3 hours ago
Thursday, June 24, 2010
Inmates Want Phone Calls To Lawyers Recorded, Says...Sheriff
Cops hate criminal defense lawyers and criminal defense lawyers hate cops.
That's not a true statement, but it is what most people think.
Sheriff Grady Judd of Polk County, Florida, in his defense of his new policy to record inmate calls to their lawyers, didn't use the word hate, he used "lazy."
Judd also admits that he is now getting complaints from inmates that their lawyers are lazy.
Now let's stop for a moment. Here we have a sheriff, claiming that he's doing inmates a favor by recording their conversations to their lawyers.
Truth be told, Sheriff Judd says he's abiding by the law, and he's right. It is now legal to record attorney/client telephone conversations if the attorney and client know the conversation is being recorded.
As a recent client told me though, "this isn't right, it's just legal.
Sheriff Judd also says he spoke to many inmates (I hope who weren't represented by counsel) who told him they were relieved to hear they will now get to meet their attorneys before their court date.
The Polk County public defenders claim the increased visits to the jail will cost taxpayers millions. They want money for gas and extra video conference links. They want two million dollars.
Sheriff Judd, unfazed by any notion of overworked public defenders, has a solution to the concern about client contact:
"We're not telling them you can't have unfettered access to your clients. You can, and it's really simple. Come to the jail 24/7," Judd said.
Sheriff Judd says if the inmates "say something illegal," he will use it against them. "We're allowed to record these conversations, and why wouldn't we record the conversations in order to make the best prosecutable case to protect the victims and prosecute the criminal defendants. Why wouldn't we do that," the sheriff said.
Why wouldn't we do that?
I don't practice in Polk County, but I assume the decision to use evidence against a defendant is up to the prosecutor, and decided upon by the judge.
And the state attorney? What's his position?
"As a lawyer in the criminal justice system, I value the attorney client privilege. While I know I can use conversations between attorneys and their clients in criminal cases, I will not ignore the importance of the attorney client relationship for the purpose of gaining an advantage in a criminal case. I may be a prosecutor, and entitled to use this evidence, but I will not forgo my commitment to the profession and the ideals upon which it is based. The Sheriff can record all he wants, I'm not going down that road."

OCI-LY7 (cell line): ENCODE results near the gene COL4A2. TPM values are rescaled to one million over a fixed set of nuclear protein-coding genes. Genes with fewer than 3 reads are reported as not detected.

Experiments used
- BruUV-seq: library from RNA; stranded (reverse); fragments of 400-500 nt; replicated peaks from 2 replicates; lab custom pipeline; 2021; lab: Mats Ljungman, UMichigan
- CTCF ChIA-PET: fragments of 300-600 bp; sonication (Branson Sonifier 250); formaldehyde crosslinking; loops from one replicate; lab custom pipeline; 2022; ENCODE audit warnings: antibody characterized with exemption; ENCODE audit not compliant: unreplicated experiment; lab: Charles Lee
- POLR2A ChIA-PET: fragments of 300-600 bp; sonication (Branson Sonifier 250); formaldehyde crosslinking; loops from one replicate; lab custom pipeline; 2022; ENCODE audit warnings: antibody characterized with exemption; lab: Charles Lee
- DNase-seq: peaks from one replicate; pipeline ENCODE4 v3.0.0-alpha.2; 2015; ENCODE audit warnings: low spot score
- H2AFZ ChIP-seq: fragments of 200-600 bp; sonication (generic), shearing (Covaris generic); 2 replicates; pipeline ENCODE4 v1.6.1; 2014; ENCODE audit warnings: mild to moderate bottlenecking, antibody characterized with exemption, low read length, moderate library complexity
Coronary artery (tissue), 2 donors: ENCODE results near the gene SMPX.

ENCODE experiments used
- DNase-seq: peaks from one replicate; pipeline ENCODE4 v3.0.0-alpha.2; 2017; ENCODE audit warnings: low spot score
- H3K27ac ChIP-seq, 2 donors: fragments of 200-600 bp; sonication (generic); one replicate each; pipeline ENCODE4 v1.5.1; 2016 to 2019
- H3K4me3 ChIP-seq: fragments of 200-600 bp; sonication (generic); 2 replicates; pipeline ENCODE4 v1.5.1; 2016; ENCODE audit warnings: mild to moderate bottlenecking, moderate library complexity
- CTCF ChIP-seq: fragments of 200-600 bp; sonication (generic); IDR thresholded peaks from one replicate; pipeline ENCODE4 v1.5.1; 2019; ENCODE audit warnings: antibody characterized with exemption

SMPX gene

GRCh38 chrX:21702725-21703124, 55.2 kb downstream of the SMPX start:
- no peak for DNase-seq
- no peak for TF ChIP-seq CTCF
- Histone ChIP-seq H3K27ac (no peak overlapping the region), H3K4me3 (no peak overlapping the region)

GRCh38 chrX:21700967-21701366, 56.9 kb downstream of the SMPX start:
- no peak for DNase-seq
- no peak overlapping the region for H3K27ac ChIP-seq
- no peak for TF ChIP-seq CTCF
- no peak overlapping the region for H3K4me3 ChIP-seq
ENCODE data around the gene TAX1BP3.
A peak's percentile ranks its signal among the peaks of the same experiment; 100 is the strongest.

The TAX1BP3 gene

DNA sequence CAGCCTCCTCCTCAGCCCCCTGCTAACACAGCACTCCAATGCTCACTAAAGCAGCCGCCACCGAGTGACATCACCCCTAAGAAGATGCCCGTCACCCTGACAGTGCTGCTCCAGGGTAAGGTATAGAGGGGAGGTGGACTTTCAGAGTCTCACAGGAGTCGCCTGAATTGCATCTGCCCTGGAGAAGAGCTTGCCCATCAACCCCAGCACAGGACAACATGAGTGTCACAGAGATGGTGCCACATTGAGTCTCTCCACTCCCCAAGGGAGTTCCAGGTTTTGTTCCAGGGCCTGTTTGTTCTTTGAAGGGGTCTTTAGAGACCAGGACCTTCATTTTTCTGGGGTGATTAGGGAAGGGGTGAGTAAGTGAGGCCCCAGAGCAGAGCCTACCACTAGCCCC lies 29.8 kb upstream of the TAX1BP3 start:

I'm just kidding, he didn't say that.
He said this:
The state attorney's office says that as of July 1, they will consider all calls made via the jail house recording system as potential evidence.
There are many questions surrounding this new policy. One is, why? Other than it's legal, what's the point? To gain evidence in a criminal case?
Most jail calls go like this:
"Hey, what's up with my case?"
"Can't I get a better deal?"
"Are you the prosecutor or my defense lawyer?"
"When are you coming to see me, again?"
"Can you send me what you've already sent me 3 times?"
"Did you get a hold of Roy, my defense witness?" "No, I don't know his last name."
Are the police going to sift through the approximate 600 phone calls a day from the Polk County jail to try to find evidence? Who is going to do that? Who is going to pay for that?
There has been discussion for a long time that if the Bill of Rights were before Congress today, only the Second Amendment would pass.
I think the attorney client privilege would also be legislated out of society, or diminished to the point of irrelevancy.
In Polk County my client can't call me as his lawyer and talk to me on the phone without the police listening, and using it as evidence. So me, and any lawyer who has a case there will either not be able to talk to their client as often, or cases will be delayed because "judge, I couldn't get to the jail this week."
I look forward to the first jail call to an attorney that is seen as potential evidence in a criminal trial, and I look forward to watching what the judges do about it, and have to say about it.
To those that think this is a good thing, I'm sure you do - you're not sitting in jail.
Brian Tannebaum is a criminal defense lawyer in Miami, Florida practicing in state and federal court, and the author of The Truth About Hiring A Criminal Defense Lawyer. Post to Twitter